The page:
Workshop 19 puts young people on the stage

Atelier 19 shines the spotlight on its know-how on the occasion of its 18th anniversary. For the first time since its founding in 2001, the organization presents an annual exhibition to highlight the creativity of young people who collaborate in its various programs. Art lovers will have the opportunity to have a glimpse of the projects of the organization until April 28 at the cultural center France-Arbor.
After having made collective works in different public spaces, Atelier 19 wishes to showcase the creations of the young people who participate in its programs.

Using different media, nearly 300 works of art, created as much by young people from primary, secondary and young adults in professional reintegration, will be exhibited.

From pottery to mosaic, different types of art are represented. “It’s a good way for the general public to get a glimpse of what we are doing at Atelier 19,” says the agency’s Executive Director, Francine Charland. The majority of our projects are represented in this exhibition. ”


The primary mission of Atelier 19 is to enable young people to blossom through art. Some programs allow elementary school children in adaptation classes to learn to express themselves through different artistic mediums. The organization has also developed projects for teenagers and young adults at Carrefour jeunesse Emploi.

“Young people learn, receive, but also learn to give and transmit by getting involved in their community,” says Ms. Charland.

For Wanda Mitchell, Atelier 19 has given a new impetus to his life. After dealing with depression a few years ago, Wanda Mitchell joined Atelier 19 two months ago and feels like a fish in the water. “I always knew that art was very important to me, but beyond that, I was able to experiment with other media like mosaic. Art is good because it helps to express itself. There are people who speak very little when they come here and are slowly learning to open up. Me, I feel comfortable talking to the volunteers of the Workshop when I have a bad day, “said the young artist in a vibrant testimony delivered during the opening.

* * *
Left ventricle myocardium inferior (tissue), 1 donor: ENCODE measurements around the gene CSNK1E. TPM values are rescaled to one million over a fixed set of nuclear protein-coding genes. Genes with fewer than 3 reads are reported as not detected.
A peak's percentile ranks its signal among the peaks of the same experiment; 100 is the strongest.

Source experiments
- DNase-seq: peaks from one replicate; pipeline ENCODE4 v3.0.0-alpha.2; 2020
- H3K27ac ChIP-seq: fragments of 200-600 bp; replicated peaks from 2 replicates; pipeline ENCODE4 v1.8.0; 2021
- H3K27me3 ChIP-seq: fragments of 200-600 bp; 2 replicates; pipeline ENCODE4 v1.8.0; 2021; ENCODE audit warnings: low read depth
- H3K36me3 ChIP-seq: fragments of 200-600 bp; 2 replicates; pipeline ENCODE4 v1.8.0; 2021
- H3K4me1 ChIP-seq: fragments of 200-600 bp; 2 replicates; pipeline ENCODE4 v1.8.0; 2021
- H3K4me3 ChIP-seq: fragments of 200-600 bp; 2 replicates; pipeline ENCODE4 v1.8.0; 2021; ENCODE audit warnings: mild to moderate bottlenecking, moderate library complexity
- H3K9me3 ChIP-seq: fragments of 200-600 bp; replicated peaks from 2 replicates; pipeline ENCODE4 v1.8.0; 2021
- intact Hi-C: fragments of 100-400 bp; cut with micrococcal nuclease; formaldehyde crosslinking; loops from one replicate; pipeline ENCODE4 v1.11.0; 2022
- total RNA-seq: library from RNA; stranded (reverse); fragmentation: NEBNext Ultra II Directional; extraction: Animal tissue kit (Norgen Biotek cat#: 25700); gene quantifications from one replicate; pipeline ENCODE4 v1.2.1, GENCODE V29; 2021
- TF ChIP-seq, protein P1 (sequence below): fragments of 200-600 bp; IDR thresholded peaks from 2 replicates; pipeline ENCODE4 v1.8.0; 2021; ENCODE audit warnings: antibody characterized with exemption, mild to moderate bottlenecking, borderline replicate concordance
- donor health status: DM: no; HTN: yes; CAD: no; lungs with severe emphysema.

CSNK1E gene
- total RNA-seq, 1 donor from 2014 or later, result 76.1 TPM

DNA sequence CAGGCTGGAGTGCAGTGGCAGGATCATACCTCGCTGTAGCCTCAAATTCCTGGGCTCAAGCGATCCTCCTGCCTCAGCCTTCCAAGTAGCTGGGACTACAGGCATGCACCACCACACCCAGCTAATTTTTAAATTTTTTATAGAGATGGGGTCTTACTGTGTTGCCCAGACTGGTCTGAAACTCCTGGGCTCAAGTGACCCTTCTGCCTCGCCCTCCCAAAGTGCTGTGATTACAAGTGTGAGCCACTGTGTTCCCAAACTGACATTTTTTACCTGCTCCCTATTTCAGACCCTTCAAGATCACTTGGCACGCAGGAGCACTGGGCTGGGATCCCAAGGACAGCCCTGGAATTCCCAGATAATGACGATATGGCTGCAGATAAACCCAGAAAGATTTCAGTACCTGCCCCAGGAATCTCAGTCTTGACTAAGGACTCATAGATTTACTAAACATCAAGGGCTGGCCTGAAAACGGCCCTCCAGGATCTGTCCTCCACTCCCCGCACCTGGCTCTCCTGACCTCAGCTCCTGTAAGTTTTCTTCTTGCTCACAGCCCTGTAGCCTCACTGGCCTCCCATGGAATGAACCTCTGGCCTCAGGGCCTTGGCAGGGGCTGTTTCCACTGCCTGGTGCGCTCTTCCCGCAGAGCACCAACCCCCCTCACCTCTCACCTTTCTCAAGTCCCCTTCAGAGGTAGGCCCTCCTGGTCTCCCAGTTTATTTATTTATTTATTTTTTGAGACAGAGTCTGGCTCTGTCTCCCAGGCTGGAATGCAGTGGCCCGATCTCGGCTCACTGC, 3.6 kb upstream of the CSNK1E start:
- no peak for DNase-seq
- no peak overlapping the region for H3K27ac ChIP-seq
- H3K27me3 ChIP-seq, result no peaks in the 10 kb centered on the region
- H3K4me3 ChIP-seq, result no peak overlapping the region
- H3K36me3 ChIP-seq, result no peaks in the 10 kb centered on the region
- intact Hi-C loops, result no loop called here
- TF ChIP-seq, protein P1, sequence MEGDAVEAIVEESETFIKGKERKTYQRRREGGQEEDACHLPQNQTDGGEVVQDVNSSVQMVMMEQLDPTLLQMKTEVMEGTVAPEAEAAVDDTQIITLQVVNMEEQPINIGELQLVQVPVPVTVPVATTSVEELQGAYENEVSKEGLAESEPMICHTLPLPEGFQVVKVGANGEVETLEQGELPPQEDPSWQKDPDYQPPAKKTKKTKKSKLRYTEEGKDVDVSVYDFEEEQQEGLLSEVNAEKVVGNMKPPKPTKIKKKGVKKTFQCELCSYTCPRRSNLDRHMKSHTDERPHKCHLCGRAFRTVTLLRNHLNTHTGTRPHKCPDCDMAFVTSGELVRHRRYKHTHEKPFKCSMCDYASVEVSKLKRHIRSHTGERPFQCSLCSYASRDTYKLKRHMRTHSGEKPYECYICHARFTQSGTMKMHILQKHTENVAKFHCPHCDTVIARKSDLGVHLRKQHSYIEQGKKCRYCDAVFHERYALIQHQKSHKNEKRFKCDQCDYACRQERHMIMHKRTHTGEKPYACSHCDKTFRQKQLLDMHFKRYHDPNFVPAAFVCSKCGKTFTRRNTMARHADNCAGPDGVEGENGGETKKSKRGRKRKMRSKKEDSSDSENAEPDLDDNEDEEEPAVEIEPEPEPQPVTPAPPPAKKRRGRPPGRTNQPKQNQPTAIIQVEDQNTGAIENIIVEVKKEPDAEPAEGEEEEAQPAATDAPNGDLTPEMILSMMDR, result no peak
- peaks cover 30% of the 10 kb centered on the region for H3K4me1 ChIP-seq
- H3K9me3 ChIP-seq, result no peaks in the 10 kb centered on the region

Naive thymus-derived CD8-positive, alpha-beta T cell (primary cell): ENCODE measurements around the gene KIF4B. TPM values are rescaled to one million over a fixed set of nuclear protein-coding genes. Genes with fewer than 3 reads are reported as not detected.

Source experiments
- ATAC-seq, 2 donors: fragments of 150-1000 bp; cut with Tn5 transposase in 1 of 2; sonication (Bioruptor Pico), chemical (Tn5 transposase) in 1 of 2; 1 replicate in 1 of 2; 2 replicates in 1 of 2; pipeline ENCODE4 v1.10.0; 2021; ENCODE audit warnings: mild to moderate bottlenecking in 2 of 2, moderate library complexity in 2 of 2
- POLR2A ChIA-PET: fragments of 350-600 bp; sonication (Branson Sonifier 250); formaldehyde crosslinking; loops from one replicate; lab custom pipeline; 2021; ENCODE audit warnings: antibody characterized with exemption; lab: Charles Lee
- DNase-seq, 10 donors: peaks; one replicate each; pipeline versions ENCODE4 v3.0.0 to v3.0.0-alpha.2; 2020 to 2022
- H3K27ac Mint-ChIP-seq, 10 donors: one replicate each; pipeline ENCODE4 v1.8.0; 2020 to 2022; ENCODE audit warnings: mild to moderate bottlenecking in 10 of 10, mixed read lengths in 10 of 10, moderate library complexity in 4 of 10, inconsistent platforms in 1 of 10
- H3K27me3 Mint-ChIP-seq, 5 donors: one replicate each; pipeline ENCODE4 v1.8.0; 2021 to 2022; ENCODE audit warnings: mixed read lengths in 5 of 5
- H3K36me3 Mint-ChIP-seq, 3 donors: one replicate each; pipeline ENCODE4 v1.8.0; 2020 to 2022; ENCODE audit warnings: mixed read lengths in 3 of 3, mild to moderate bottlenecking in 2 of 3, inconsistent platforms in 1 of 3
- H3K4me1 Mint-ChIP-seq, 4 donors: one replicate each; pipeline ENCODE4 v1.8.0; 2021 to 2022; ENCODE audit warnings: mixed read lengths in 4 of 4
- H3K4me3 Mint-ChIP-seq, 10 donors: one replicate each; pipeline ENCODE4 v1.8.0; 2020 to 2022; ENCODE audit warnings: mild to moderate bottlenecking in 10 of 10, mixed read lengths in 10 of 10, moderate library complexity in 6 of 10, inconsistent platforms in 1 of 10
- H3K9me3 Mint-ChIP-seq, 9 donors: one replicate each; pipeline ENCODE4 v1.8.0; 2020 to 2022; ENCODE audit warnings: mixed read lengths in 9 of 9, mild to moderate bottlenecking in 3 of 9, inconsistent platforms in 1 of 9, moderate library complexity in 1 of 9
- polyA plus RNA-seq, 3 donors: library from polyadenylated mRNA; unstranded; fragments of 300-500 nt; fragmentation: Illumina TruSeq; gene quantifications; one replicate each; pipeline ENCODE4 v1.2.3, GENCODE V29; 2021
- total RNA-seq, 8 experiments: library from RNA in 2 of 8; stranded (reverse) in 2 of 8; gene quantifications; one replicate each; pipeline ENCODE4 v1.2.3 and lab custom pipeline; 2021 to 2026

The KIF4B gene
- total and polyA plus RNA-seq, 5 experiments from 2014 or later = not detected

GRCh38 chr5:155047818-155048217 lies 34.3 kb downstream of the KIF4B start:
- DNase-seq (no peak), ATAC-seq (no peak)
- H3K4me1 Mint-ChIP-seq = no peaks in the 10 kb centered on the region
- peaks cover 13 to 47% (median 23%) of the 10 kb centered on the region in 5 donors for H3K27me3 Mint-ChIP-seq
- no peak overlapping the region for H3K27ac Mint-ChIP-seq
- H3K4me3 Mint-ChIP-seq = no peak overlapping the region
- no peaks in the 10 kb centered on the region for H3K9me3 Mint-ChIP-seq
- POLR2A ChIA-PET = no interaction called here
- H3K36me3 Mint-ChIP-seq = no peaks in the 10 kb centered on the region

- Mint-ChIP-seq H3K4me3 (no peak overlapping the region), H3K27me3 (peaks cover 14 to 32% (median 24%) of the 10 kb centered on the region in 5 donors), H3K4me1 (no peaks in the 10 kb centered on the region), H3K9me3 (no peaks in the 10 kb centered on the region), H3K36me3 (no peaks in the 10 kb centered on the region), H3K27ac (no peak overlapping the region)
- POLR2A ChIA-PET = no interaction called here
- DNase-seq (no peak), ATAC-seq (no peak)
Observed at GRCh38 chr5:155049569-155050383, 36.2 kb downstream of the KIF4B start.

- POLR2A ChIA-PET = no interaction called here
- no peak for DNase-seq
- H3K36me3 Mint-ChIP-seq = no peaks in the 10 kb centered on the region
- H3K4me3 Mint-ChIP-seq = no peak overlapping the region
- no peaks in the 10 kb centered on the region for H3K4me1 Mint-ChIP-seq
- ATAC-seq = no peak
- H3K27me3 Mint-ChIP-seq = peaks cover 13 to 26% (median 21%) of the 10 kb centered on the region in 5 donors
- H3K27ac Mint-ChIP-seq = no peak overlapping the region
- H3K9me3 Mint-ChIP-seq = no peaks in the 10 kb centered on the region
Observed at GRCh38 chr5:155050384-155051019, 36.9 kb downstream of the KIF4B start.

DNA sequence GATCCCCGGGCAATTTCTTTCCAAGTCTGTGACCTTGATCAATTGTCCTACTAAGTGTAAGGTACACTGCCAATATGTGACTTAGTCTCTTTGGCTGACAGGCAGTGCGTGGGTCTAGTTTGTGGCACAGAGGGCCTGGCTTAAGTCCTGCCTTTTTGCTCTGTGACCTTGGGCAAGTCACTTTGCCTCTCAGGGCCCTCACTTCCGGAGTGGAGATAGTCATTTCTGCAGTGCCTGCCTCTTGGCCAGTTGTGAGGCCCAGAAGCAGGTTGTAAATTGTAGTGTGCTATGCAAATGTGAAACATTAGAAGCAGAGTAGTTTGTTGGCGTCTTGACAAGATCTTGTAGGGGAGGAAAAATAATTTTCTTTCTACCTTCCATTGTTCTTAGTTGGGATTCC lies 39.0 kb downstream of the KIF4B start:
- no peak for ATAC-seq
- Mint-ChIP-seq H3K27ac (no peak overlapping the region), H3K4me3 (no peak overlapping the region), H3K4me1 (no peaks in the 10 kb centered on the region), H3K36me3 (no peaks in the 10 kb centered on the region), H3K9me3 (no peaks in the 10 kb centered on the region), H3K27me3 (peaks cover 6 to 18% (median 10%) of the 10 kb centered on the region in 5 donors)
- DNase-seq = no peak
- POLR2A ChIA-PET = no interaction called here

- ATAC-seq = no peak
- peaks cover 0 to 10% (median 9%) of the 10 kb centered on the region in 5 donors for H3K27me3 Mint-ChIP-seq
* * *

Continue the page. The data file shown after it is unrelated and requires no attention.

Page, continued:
Attract companies

“If we have been able to survive for 18 years, it is because we are also entrepreneurs,” says Francine Charland.

Like her colleagues, the executive director of the organization had to be resourceful in securing funding for the organization over the years. Atelier 19 intends to continue its mosaic bench initiative sold to companies. These benches are made every Tuesday during the summer and allow dozens of young people to have a first contact with this medium. Four of these benches and forty of these mosaics are also part of the exhibition.

Francine Charland would now like to develop partnerships with companies in the region in a format similar to the organization’s relationship with the Caisse Desjardins, which hosts a new work each year.

Mrs Charland hopes that the exhibition will serve as a showcase for this purpose.

Atelier 19, which has been supported by the City of Granby for several years, will be able to further develop its projects thanks to the financial participation of the two other levels of government.

Francine Charland was looking forward to receiving a grant of $ 24,000 granted in the last days by the Ministry of Culture. “This is a project that will be realized at HLM Carré Joyeux [rue Saint-Jacques] where we will intervene with art workshops for a year,” she adds.

Atelier 19 will also benefit from a federal program to offer jobs to graduating college or university in art, which will provide assistance this summer.

Alan Carter
Alan Carter
Alan Carter has been a reporter on the news desk since 2015. Before that she wrote about young adolescents and family dynamics for Styles and was the legal affairs correspondent for the Metro desk. Before joining The Koz Post, Alan Carter worked as a staff writer at the Village Voice and a freelancer for Newsday, The Wall Street Journal, GQ and Mirabella.